Obituary: Henry Fuhrmann

Henry Fuhrmann

Esteemed, influential journalist, teacher, mentor

Claremont resident Henry Fuhrmann, a retired Los Angeles Times editor with a national reputation as a wordsmith who advocated for fairness and accurate representation of race and gender in language, died September 14. He was 65.

Fuhrmann was born in Japan and raised in Ventura County. He earned his bachelor’s degree in journalism from Cal State L.A. and a master’s in journalism from Columbia University.

He was hired by the Times in 1991 as a copy editor and was promoted to a number of positions over the years, eventually becoming assistant managing editor for copy desks and standards in 2009. One of Fuhrmann’s most notable achievements was persuading the editors of the Associated Press Stylebook, a reference guide followed by journalists and other professional communicators and students around the world, to drop the hyphen in phrases describing a person’s ethnic heritage such as “Mexican American” or “Italian American.” The hyphen is unnecessary, Fuhrmann reasoned.

“These are full Americans — not some strange hybrid Americans,” he said at a 2018 editing conference in Chicago.

Fuhrmann also long advocated against using the term “internment” camps in referring to the detainment and forced relocation of Japanese Americans during World War II. He said prison camps or incarceration camps were more accurate terms.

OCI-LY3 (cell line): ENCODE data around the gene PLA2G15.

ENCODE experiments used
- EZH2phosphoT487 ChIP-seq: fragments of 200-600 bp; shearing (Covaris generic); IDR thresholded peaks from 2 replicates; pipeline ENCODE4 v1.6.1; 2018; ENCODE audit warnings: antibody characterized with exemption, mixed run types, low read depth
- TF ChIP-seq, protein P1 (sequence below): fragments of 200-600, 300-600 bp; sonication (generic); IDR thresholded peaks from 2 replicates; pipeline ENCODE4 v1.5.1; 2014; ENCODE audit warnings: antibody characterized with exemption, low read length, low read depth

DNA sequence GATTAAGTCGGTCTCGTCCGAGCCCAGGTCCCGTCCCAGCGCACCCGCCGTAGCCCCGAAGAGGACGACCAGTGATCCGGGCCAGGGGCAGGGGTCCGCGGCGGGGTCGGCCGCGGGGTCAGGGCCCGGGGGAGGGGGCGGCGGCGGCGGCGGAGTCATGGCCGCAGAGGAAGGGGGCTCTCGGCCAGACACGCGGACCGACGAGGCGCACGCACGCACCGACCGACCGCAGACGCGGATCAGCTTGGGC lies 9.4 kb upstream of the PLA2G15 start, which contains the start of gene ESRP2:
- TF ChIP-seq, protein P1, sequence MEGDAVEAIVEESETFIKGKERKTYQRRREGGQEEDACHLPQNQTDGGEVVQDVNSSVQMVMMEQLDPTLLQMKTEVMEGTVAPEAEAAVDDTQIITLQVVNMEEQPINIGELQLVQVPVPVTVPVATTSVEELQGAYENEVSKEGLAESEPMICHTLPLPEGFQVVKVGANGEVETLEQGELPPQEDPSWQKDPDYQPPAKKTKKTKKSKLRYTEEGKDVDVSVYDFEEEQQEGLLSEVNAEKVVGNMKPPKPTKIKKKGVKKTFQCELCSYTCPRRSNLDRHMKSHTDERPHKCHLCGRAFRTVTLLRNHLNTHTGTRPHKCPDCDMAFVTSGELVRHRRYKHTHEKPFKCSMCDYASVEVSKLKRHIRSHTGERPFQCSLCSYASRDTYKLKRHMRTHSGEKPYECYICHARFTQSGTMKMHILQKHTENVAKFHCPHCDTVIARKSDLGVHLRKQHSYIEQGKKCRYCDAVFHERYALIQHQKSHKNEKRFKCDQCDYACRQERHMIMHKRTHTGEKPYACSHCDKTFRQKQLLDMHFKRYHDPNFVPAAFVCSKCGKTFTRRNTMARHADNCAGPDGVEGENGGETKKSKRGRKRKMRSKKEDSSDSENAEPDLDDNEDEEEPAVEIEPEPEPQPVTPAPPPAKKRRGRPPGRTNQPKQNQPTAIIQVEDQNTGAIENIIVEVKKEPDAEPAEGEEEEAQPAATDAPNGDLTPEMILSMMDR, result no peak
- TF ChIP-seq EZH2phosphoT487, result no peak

He also rewrote the Times’ guidelines for how to refer to transgender individuals, doing away with the sorely outdated “transvestite” and allowing the use of “they” and “them” pronouns when that is an individual’s preference.

Fuhrmann left The Times in 2015 and was hired as an adjunct journalism instructor at USC. Last year he became editorial director of Bendable, an online learning platform through the Drucker Institute, an independent organization within Claremont Graduate University.

For decades and until his death, he stayed involved with ACES: The Society for Editing, and the Asian American Journalists Assn., mentoring many students and aspiring journalists.

He and his wife, Lindi Dreibelbis, who wed in 2016, moved from La Canada Flintridge to Claremont a few years ago. He delighted in exploring his new hometown, especially the Village. He could be seen on occasion walking his cat, Eddie, near their home on a leash or in a cat stroller.

Fuhrmann is survived by Dreibelbis; two daughters, Elena Fuhrmann and Angela Fuhrmann Knowles; stepchildren Kelly Arthur and Grant Arthur; and three siblings, Irene; David and his wife, Kim; and Glen and his wife, Maria.

In lieu of flowers, the family requests that memorial donations be sent to the Richard S. Holden Diversity Fellowship ( or the AAJA/LA

This obituary was written by L.A. Times digital morning copy desk manager Ruthanne Salido, and appears courtesy of the Times. Photo/courtesy of the Fuhrmann family.


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